Football History in Kenya

Football History in Kenya

Football was introduced in Kenya at the beginning of the 20th century by British settlers. Kenyans naturally took to the sport due to the simplicity of its nature. In the 1940s and 50s, The Kenya national team competed in what was then known as the Gossage cup that pitted the three East African countries. Among the stalwarts from that era were Shem Chimoto, Elijah Lidonde and Peter Oronge. Club teams competed in the Remmington Cup organised by Kenya’s then supreme soccer body the Football Association (FA). Teams from Caost Province in Particular Mwenge and Feisal, dominated the local scene, producing classy players like Kadir Farah, Ahmed Breik, Ali Sungura and Ali Kadjo.


In 1960, the Kenya Football Federation was formed to govern Football in the country. Later the Confederation of East and central African countries was formed to organize regional tournaments.

The 1960s saw the formation of some of the most popular clubs today. Abaluhya (now AFC Leopards), Luo United ( Now Re-union) , Nakuru All stars and Feisal of Mombasa were among the most popular club teams in the early 60s. The late sixties saw the formation of Gor Mahia ,Maragoli FC, and Ramogi FC ( now Lake warriors). Abaluhya represented the majority of football fans from the Luhya tribe. Luo United was the brainchild of the Oginga Odinga and represented members of the Luo tribe from what was the North Nyanza district. Gor Mahia , whose founder members included Tom Mboya represented Luos from what was then South Nyanza district. Maragoli FC represented members of the Maragoli community, a sub tribe of the Luhya. Ramogi FC represented the large Luo community then residing in Mombasa. The tribal element in soccer added to the excitement, tension and rivalry in the local scene. A player crossing to a rival team would be risking death. Notable players from that era include Joe Kadenge, James Sianga, Peter Ouma , Nocodemus Arudhi, Chris Obure and Fred Siranga. Nakuru All stars won the inaugural Kenya National football league in 1963. Luo Union won the second season in 1964 and capped a glorious season by beating The Ethiopian national team which was then the African Nations cup champions.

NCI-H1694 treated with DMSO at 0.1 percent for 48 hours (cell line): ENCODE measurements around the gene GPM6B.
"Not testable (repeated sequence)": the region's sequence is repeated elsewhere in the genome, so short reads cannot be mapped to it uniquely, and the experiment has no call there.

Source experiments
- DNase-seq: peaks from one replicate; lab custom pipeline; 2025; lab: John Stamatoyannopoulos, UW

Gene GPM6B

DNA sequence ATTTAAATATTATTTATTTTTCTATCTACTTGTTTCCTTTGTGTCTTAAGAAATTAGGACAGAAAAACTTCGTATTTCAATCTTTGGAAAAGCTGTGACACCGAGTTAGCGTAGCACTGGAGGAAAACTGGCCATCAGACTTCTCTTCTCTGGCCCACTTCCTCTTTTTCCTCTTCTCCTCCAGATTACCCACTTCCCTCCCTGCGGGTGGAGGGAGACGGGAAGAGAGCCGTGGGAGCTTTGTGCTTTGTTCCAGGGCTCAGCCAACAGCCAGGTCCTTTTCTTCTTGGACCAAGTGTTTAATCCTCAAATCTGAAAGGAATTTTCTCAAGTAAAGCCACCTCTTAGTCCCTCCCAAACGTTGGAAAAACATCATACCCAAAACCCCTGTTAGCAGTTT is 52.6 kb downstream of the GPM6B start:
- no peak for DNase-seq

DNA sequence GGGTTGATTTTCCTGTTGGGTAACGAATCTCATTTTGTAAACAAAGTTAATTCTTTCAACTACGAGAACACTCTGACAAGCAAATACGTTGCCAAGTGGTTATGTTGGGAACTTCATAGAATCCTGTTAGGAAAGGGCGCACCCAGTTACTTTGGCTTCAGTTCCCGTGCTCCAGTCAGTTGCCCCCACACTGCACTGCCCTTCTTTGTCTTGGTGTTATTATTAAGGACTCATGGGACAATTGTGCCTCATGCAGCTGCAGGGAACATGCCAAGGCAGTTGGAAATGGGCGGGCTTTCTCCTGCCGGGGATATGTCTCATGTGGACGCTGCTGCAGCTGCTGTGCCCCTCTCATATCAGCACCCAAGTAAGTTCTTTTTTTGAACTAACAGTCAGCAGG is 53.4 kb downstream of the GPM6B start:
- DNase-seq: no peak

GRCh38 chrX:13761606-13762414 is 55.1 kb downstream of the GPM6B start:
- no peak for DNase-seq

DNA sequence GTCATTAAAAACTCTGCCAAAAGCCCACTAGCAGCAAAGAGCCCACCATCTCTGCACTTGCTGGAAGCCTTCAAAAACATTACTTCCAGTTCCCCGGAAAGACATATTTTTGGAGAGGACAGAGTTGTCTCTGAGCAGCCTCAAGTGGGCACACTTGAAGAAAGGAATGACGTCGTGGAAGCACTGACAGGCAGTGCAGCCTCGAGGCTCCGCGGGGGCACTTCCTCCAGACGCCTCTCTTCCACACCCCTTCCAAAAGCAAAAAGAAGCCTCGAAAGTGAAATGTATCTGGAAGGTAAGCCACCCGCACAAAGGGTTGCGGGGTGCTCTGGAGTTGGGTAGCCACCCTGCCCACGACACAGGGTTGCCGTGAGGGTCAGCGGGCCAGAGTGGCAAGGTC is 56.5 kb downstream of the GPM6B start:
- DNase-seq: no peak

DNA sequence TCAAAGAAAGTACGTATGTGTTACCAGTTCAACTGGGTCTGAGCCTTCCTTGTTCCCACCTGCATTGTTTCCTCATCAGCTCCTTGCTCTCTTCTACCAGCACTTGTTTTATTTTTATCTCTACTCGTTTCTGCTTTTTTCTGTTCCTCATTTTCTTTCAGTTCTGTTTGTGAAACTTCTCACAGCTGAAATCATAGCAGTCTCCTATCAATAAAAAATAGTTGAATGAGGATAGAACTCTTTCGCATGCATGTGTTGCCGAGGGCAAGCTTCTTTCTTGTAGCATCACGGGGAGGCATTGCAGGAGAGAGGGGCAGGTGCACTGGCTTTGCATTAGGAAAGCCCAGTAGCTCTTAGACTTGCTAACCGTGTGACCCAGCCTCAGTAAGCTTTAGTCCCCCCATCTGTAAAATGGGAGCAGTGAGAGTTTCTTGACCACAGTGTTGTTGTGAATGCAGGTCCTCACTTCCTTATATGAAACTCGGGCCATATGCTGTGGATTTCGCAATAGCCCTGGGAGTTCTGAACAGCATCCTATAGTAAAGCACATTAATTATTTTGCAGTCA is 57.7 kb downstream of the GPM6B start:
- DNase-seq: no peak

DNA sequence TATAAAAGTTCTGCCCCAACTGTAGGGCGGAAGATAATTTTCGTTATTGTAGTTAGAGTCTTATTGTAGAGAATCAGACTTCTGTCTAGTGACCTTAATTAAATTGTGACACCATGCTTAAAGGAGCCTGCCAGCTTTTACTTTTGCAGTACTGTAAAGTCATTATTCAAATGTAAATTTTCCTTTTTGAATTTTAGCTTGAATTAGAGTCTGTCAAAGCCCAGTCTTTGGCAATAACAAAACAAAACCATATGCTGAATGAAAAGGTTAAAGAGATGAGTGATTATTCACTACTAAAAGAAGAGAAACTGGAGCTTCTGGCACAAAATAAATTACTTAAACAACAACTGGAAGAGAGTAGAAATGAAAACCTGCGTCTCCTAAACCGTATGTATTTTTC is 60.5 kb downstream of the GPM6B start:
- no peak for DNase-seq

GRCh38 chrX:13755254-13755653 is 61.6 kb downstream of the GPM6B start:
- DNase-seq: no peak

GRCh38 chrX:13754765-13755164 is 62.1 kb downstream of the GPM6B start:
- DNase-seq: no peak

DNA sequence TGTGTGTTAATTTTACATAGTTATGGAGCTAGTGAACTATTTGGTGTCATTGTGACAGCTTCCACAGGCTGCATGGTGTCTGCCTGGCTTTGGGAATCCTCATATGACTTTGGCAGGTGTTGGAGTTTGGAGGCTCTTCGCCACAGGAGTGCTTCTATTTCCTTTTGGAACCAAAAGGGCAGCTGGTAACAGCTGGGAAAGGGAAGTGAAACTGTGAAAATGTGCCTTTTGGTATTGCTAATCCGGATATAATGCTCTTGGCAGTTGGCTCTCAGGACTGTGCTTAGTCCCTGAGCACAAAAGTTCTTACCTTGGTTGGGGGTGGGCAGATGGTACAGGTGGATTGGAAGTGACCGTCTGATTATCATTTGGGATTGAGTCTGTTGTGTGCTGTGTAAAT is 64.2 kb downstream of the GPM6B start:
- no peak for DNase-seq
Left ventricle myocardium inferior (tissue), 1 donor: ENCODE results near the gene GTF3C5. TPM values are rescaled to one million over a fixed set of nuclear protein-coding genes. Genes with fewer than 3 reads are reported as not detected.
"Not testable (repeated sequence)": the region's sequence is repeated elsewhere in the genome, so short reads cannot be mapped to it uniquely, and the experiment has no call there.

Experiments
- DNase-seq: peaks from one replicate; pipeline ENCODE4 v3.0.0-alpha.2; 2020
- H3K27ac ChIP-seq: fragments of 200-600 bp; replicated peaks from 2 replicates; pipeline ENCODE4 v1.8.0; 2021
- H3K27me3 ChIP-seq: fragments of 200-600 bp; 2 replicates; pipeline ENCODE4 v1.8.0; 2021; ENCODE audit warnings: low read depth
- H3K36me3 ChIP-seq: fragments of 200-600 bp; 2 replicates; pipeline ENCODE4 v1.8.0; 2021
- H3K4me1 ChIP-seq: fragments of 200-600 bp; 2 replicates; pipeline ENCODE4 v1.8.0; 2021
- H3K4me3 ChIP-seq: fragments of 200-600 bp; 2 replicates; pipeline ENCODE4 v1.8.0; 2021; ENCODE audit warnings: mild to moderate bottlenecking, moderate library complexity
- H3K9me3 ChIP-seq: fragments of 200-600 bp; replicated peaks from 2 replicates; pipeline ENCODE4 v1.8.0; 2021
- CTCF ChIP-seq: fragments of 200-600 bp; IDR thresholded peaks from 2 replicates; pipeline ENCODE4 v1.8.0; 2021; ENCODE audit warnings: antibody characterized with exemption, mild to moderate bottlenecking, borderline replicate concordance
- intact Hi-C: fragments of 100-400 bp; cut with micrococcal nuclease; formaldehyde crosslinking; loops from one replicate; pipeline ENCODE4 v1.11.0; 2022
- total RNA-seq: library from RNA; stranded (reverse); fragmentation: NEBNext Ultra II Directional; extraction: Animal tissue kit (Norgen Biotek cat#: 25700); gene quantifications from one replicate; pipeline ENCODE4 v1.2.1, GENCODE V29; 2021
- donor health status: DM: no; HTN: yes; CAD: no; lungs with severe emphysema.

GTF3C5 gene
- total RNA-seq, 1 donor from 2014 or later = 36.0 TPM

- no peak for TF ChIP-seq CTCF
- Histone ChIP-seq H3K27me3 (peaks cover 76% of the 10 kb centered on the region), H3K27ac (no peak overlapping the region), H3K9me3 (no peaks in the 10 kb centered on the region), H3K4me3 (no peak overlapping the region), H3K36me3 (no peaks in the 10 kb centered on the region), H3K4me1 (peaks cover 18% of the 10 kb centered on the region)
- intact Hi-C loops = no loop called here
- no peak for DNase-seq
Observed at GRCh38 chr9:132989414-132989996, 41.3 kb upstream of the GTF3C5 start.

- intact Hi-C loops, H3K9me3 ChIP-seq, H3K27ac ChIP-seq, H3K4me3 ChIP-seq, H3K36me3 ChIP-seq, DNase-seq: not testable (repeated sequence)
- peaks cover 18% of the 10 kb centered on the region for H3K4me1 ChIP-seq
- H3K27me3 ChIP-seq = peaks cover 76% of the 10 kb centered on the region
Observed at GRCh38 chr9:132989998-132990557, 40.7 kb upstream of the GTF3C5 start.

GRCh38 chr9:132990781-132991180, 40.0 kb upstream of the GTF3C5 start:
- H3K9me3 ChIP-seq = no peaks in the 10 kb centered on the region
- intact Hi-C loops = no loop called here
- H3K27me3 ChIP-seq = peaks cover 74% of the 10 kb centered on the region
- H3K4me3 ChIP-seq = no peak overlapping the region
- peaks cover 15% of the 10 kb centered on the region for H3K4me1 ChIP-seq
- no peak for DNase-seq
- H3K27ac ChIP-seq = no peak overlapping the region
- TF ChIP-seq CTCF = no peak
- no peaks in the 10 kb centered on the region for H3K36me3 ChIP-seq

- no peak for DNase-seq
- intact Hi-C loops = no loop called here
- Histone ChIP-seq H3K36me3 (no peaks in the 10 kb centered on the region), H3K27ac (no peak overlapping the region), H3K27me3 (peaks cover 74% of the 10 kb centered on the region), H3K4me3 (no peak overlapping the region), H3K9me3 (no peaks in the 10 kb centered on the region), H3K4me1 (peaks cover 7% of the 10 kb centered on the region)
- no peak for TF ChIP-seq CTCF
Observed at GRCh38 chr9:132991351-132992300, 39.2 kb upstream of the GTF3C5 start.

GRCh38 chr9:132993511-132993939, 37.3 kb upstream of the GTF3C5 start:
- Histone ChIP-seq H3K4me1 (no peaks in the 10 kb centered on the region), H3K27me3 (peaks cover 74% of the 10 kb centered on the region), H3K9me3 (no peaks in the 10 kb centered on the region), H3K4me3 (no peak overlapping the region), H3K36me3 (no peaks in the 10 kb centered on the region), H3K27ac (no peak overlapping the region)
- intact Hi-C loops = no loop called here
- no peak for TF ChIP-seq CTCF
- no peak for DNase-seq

Kenya first made their appearance in the Nations Cup finals in Cameroon in 1972 – and were unlucky not to qualify for the semi-finals. In the tournament’s opening match, Kenya were pitted against the hosts, the Indomitable Lions, who edged them out 2-1. Harambee Stars drew the first blood when player-coach Jonathan Niva slotted home a first half spot-kick. But the Cameroonians, cheered on by their home crowd, fought back more strongly in the second half to win 2-1. Harambee Stars then drew their subsequent matches against Togo (1-1) and Mali (1-1). But their chances of making it to the last four took a nose-dive when Mali held hosts Cameroon to a goalless draw. Leading by example, Niva scored two of three goals Kenya registered – one against Cameroon and another against Togo. The third one was netted by midfielder Jackson Aluko against Mali. After the Cameroon tournament, the CAF selectors named an All-African squad from the competing teams for a special match against the then World Cup champions, Brazil. Kenya, despite being eliminated in the quarter-finals, provided one of the players – Livingstone Madegwa. However, owing to the breakdown in communication, the talented ace striker missed out.